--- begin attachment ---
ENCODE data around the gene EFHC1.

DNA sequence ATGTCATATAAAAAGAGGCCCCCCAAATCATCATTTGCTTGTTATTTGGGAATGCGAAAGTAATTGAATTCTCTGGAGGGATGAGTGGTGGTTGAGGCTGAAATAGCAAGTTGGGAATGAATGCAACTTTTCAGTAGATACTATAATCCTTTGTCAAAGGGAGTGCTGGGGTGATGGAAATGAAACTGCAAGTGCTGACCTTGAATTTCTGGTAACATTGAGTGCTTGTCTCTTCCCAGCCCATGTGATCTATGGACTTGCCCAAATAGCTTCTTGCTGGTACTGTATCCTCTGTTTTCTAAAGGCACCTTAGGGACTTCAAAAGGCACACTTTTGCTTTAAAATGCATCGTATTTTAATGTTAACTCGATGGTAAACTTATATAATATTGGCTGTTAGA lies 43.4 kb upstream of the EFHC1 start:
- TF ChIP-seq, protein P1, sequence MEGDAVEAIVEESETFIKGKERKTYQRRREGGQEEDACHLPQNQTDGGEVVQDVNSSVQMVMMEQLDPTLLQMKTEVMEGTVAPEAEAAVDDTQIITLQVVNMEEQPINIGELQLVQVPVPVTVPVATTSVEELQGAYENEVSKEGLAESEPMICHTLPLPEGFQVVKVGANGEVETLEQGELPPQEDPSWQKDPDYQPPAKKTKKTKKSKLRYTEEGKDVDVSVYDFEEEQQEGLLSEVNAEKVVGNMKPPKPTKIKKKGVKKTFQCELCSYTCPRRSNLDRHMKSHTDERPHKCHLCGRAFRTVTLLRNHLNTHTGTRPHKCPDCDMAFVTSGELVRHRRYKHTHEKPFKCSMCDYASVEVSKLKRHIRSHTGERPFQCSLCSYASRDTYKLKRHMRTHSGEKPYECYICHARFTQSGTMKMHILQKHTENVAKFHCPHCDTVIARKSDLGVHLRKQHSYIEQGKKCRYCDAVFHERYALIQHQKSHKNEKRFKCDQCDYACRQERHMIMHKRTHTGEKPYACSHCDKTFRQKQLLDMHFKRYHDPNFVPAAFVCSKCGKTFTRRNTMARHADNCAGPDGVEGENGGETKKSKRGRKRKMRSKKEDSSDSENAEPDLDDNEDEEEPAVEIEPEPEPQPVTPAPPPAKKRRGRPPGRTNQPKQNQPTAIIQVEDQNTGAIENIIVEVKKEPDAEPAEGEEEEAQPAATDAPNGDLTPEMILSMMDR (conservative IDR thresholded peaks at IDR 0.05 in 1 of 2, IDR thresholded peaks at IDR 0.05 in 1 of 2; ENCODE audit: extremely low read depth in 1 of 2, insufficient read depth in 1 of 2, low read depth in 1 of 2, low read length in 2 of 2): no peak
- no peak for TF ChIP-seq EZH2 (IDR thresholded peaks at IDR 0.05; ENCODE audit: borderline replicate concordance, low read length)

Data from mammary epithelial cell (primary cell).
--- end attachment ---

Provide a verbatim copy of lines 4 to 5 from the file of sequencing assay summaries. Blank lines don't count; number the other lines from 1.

- no peak for TF ChIP-seq EZH2 (IDR thresholded peaks at IDR 0.05; ENCODE audit: borderline replicate concordance, low read length)

Data from mammary epithelial cell (primary cell).